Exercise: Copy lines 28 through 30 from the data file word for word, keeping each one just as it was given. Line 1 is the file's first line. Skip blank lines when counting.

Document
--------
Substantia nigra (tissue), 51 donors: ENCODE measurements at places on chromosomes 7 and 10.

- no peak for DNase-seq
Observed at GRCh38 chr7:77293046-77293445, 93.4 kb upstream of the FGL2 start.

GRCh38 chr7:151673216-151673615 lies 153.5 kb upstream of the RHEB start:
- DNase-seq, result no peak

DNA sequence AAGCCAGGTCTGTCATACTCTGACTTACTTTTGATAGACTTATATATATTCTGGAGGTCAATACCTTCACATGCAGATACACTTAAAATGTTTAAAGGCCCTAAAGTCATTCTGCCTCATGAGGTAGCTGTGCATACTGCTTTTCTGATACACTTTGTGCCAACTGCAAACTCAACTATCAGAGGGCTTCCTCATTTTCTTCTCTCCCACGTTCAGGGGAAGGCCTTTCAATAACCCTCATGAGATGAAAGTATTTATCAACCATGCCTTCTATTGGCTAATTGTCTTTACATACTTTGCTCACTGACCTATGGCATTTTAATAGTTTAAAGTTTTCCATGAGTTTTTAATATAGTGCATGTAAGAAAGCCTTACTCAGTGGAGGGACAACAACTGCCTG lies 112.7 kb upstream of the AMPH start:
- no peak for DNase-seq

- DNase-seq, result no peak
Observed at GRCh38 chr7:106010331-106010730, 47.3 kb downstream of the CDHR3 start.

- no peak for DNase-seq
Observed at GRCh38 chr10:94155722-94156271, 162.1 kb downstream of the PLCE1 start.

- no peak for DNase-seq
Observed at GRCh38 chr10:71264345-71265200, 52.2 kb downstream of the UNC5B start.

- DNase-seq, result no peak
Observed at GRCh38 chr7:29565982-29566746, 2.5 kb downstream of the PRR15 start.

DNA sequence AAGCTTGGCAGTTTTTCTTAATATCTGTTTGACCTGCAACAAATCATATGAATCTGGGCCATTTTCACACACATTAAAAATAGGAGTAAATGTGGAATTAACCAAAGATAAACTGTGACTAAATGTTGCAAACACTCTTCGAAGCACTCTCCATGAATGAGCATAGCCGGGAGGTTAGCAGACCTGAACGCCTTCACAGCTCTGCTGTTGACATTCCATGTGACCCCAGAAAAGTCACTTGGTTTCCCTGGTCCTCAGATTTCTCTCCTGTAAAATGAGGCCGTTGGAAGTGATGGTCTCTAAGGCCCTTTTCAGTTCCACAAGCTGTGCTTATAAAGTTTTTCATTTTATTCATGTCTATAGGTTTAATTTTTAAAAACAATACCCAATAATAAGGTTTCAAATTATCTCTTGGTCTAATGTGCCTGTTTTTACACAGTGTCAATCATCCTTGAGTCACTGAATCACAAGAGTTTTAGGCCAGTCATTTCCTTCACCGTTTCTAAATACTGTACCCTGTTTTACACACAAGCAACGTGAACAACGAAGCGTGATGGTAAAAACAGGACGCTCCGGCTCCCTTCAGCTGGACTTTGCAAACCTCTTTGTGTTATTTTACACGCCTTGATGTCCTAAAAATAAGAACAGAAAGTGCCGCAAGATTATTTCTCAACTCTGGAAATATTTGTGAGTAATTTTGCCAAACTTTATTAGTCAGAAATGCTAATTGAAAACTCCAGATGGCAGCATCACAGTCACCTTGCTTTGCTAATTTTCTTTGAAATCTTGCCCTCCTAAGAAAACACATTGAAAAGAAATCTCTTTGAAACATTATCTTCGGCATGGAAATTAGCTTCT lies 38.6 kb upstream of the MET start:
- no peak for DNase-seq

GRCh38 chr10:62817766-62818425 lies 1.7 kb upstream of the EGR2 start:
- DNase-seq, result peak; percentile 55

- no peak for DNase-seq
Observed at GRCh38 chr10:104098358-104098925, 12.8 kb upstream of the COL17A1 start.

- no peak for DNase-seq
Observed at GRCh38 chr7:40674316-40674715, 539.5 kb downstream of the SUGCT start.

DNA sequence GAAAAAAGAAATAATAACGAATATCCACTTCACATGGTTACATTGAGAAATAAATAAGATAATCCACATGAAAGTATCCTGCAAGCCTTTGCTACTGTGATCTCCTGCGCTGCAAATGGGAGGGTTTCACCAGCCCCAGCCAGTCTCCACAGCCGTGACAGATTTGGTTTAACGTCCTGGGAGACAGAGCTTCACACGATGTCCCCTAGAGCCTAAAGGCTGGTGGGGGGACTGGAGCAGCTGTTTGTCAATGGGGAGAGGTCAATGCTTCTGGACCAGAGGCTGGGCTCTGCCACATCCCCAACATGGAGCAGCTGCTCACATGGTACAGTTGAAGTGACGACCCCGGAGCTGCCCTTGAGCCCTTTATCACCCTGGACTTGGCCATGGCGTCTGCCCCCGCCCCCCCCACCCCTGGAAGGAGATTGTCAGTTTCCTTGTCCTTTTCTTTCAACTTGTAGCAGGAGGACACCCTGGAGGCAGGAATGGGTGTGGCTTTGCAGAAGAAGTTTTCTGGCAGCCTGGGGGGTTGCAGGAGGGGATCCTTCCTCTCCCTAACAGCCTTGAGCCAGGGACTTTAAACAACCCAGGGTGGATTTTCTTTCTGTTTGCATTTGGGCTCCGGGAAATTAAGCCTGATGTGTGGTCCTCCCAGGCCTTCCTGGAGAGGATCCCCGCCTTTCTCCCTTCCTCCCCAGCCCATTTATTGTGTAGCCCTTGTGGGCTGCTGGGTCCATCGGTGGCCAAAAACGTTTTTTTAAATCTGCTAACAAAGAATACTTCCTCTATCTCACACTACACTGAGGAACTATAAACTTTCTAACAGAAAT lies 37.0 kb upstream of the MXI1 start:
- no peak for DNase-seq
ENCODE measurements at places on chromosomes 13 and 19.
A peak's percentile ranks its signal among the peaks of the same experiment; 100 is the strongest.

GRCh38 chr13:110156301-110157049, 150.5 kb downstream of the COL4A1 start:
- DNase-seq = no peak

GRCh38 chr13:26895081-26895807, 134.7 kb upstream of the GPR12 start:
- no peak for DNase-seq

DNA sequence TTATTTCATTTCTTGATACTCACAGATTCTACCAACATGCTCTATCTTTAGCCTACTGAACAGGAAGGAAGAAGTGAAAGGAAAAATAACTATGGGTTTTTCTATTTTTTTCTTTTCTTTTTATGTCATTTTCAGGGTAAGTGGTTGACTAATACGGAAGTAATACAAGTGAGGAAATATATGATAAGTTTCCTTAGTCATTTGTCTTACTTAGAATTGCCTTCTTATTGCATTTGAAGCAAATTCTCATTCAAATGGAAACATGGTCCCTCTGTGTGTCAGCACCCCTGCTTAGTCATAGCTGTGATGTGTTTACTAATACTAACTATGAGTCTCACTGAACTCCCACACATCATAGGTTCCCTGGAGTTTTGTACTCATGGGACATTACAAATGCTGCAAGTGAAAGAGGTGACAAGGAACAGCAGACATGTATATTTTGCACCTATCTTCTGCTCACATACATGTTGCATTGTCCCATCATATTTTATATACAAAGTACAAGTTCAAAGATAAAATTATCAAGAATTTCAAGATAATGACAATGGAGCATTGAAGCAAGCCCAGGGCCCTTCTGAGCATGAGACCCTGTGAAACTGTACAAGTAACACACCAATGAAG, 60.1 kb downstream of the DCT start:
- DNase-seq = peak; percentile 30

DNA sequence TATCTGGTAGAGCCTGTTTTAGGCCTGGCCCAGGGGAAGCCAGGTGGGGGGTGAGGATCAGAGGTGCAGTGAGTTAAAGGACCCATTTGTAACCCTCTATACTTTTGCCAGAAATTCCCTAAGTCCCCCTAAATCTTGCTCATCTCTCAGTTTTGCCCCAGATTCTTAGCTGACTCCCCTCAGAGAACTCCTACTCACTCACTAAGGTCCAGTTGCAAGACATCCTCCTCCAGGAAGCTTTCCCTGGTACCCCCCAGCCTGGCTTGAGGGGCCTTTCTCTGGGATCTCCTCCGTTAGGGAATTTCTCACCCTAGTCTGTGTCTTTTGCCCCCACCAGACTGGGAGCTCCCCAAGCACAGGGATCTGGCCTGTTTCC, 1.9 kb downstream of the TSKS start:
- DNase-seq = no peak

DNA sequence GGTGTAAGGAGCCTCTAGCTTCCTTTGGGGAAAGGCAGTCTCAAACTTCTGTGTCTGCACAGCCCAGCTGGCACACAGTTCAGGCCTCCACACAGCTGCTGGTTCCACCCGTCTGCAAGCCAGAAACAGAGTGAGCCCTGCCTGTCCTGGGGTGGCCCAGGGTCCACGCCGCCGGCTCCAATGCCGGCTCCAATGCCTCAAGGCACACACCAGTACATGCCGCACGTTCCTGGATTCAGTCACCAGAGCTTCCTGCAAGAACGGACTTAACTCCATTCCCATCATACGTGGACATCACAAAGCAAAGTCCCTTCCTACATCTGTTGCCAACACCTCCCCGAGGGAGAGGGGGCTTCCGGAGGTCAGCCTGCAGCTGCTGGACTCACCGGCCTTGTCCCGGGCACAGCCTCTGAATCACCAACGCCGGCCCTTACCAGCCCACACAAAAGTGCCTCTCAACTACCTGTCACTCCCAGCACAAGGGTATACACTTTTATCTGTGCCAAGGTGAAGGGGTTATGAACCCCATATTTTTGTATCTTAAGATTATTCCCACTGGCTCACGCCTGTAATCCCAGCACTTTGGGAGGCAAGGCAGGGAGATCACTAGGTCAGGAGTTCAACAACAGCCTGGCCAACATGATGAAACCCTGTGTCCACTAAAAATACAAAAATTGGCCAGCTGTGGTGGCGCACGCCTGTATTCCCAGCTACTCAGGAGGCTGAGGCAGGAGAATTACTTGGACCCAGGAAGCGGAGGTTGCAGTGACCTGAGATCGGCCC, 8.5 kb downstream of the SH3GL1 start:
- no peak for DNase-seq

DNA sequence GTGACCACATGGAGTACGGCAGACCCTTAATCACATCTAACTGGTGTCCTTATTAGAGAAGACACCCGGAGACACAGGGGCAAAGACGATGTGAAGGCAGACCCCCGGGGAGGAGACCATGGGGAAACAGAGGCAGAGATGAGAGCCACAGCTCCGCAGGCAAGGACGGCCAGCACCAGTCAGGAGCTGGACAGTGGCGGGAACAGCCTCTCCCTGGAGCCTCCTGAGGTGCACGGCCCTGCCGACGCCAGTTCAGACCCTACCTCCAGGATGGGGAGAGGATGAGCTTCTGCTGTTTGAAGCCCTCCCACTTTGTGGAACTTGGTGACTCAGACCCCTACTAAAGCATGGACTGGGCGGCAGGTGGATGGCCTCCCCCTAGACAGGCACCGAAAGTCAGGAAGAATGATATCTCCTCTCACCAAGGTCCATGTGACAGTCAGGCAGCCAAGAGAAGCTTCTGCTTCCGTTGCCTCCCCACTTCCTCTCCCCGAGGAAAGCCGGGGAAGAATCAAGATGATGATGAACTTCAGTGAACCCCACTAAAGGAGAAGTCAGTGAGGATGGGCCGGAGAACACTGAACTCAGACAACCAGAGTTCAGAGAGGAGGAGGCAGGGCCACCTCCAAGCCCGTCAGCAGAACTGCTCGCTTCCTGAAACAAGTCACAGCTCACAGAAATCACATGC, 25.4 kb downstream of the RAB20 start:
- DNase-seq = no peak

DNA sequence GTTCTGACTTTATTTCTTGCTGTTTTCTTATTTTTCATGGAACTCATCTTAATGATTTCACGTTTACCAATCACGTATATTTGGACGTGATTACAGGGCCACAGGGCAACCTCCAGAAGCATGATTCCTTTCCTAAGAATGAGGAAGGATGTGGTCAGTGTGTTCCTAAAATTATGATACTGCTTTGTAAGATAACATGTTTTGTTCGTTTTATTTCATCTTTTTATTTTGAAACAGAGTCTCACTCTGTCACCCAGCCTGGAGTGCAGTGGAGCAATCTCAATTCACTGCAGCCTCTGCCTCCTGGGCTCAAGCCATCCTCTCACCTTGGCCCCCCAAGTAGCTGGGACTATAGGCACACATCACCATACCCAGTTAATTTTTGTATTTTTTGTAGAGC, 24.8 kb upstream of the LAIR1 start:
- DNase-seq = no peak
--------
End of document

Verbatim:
GRCh38 chr13:110156301-110157049, 150.5 kb downstream of the COL4A1 start:
- DNase-seq = no peak

GRCh38 chr13:26895081-26895807, 134.7 kb upstream of the GPR12 start: